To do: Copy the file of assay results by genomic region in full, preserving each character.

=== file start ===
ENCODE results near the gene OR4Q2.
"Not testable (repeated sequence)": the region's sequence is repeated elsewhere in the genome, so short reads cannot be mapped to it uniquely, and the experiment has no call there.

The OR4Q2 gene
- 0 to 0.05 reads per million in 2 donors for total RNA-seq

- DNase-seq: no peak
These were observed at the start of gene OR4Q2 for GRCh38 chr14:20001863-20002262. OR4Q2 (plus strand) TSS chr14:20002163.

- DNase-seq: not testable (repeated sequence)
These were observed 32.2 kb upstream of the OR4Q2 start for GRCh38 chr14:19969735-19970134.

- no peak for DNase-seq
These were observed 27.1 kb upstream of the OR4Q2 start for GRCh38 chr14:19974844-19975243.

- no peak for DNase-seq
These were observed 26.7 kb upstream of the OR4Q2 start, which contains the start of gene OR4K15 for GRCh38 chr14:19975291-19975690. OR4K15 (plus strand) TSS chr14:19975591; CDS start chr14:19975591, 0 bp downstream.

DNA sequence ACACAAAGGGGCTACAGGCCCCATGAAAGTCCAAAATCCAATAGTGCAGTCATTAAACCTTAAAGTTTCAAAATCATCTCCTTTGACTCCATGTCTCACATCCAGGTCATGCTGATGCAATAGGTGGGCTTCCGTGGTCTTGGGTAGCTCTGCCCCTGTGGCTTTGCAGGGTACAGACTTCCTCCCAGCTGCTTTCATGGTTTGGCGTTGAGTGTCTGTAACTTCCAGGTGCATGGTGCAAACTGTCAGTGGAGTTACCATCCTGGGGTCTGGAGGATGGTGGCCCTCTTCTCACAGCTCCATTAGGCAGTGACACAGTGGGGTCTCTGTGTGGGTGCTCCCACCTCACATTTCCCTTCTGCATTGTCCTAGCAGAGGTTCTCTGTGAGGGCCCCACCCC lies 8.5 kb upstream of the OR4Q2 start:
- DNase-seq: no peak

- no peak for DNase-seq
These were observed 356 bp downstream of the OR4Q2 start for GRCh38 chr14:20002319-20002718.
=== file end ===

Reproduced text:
ENCODE results near the gene OR4Q2.
"Not testable (repeated sequence)": the region's sequence is repeated elsewhere in the genome, so short reads cannot be mapped to it uniquely, and the experiment has no call there.

The OR4Q2 gene
- 0 to 0.05 reads per million in 2 donors for total RNA-seq

- DNase-seq: no peak
These were observed at the start of gene OR4Q2 for GRCh38 chr14:20001863-20002262. OR4Q2 (plus strand) TSS chr14:20002163.

- DNase-seq: not testable (repeated sequence)
These were observed 32.2 kb upstream of the OR4Q2 start for GRCh38 chr14:19969735-19970134.

- no peak for DNase-seq
These were observed 27.1 kb upstream of the OR4Q2 start for GRCh38 chr14:19974844-19975243.

- no peak for DNase-seq
These were observed 26.7 kb upstream of the OR4Q2 start, which contains the start of gene OR4K15 for GRCh38 chr14:19975291-19975690. OR4K15 (plus strand) TSS chr14:19975591; CDS start chr14:19975591, 0 bp downstream.

DNA sequence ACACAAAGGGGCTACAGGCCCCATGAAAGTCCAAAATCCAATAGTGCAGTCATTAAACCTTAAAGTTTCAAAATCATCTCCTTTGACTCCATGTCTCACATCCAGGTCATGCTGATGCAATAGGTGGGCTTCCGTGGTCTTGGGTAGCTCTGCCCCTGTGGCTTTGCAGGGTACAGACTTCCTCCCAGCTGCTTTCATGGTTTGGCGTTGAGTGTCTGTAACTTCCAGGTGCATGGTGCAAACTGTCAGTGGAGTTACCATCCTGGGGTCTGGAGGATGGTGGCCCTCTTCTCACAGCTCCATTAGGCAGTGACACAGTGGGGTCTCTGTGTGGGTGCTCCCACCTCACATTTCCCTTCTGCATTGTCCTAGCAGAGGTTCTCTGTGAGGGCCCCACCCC lies 8.5 kb upstream of the OR4Q2 start:
- DNase-seq: no peak

- no peak for DNase-seq
These were observed 356 bp downstream of the OR4Q2 start for GRCh38 chr14:20002319-20002718.